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Small Cabin Forum / Off Topic / Tree pruning products
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# Posted: 28 Jun 2022 12:42 - Edited by: KinAlberta

Add your own experiences please.

Extension pole types:

Years ago I picked up a reconditioned electric tree pruner for cheap and it works great.

Also have a couple manual extension pole type pruners. (One wood, one fibreglass.) They are ok but their saw blades stick and the little string pull blades are hard to position. Plus the string snags on everything. Both are tiring to use beyond cutting a few limbs. (They are a pain to hang on a wall too.)

Just came across this one: limbzipper ( see link below). Wondering if anyone has tried one of these. Probably not great for dense limbs but looks potentially good for spaced out branches.


I’ve come to only buy the anvil type loppers. Now have several and use them a lot. The old wood handled ones have held up well. The aluminum extension handled loppers started off being great but i pulled the handle out too far and it came apart in a way that I can’t repair it.

The levered lopper I bought was too heavy to use very much. Not as great as I thought it would be.

Little cordless chainsaw type cutters:

On my wish list. I have no idea what to look for.

# Posted: 28 Jun 2022 23:56

I don't do a lot of it but I do have an old 18v Black and Decker kit with 9" bar chainsaw and pole chain saw (same chain for both). The pole saw is about 10' all out. It's a little flexy up high but will go through a 3-4" branch.

# Posted: 29 Jun 2022 09:34

The limbzipper looks neat but for $400 and it can only do branches of a certain size is a bit limiting. Wonder why they didn't put on an attachment point for a saw blade? Heck they could have just laid out the hardware the right way and used someone else's blade profile.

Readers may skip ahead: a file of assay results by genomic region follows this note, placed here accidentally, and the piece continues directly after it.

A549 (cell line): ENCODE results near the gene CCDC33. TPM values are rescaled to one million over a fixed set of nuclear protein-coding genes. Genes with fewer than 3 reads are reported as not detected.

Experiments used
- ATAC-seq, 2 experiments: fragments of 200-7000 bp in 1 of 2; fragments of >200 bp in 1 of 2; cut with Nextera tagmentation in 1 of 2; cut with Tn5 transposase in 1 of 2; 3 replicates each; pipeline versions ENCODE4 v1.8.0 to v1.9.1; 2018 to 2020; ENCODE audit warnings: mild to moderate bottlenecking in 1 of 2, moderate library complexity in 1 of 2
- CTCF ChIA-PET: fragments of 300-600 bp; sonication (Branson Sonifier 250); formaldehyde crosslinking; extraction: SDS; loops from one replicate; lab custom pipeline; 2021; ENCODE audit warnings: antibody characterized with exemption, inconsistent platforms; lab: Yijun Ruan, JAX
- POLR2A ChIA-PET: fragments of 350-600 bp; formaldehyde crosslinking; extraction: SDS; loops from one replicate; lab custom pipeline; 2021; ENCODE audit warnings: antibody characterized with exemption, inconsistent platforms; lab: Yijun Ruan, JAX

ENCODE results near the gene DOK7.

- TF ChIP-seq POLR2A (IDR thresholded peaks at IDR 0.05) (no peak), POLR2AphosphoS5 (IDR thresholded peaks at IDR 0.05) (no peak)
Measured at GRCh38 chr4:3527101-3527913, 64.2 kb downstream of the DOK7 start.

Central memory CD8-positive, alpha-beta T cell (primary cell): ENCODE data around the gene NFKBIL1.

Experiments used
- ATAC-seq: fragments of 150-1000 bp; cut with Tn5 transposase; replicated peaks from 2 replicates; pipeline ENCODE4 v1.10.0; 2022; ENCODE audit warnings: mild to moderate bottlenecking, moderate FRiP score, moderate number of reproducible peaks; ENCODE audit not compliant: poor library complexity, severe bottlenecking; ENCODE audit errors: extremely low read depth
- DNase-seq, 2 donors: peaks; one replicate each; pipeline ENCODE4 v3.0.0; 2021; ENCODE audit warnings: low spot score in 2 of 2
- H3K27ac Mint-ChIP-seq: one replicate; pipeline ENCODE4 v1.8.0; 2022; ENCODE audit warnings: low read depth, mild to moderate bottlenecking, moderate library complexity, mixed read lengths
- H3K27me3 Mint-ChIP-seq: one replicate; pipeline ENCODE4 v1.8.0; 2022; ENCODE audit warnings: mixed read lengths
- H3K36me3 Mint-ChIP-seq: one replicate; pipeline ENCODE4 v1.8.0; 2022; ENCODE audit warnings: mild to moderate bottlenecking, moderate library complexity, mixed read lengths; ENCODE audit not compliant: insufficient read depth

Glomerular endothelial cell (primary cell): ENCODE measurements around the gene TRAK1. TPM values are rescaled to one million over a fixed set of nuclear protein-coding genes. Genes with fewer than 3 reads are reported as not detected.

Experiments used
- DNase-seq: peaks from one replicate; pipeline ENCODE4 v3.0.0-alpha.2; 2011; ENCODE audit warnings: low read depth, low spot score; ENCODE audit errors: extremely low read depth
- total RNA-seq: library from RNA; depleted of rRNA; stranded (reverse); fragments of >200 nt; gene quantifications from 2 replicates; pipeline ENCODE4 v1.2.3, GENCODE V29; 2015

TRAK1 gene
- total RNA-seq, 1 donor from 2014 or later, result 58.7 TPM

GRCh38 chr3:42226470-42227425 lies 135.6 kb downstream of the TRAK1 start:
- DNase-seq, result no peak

I went with the Fiskars manual pole saw, it was like $45. Works good, saw is very sharp...I'm a cheapskate. er-extendable-pole-saw-pruner-714-393981-1003

# Posted: 29 Jun 2022 10:07 - Edited by: gcrank1

Different tools for dif branches/jobs (I hate wielding too much weight at length and a power tool that 'drops' can be sooo bad).
My 2'ish lopper is my go-to, then the hawk-bill on a pole. I found that with a broken f-glass pole (looked like it was driven over) and replaced it with a tamarac pole I cut out of the swamp. I think it is a bit longer, and heavier. Wish it had a saw blade.....
Downside of a saw is getting sawdust in yer face , safety glasses for sure, a faceshield might be better.
Got a couple of small folding saws, 2 sizes of bow-saws, corded elec chain saw and now a bat-op recipricating saw that works pretty good with a wood blade. Im tempted to get the small one-hand bat-op chain saw for those little tasks that I can reach from a ladder. It would be better for multiple tasks than a chain saw on a pole for me unless it it maybe a bat-op power head on the pole (should be lighter than a gas powered head).

# Posted: 29 Jun 2022 11:33

I would look to see what tools your current cordless tool line offers. Many offer a cordless pole saw. Harbor freight has a setup that's under $160

# Posted: 30 Jun 2022 13:46 - Edited by: toyota_mdt_tech

I have a Honda UMC45 power head with pole saw, I also have the Fiskars pole saw with lopper feature also and the one I love the most is my Dewalt 20V pole saw, easiest to use, hands down and quick too.

Dewalt bare tool, I paid $158 total.
I am heavily invested in Dewalt 20V with a dozen 5AH batteries, a half dozen chargers, so Dewalt was my logical choice. I have been eyeballing the Dewalt 12 in chain saw too.

# Posted: 30 Jun 2022 20:38

On the right is a feller-buncher. It's a little more than a pruner, unless you look at thinning trees as pruning the forest. The orange machine is a processor, also known as a delimber. It takes the entire felled tree and feeds it through a head of rotary cutters that delimbs all the branches. It can also cut trees into truckable lengths.

This is forest that a recent wildfire ripped through. It's my friend MtnDons place. Lots of dead trees but at least a few dozen around their cabin survived untouched, as well as the cabin itself still looking as good as ever. Lots of time spent doing the thin and prune routine plus decluttering the fallen branches, etc. paid off

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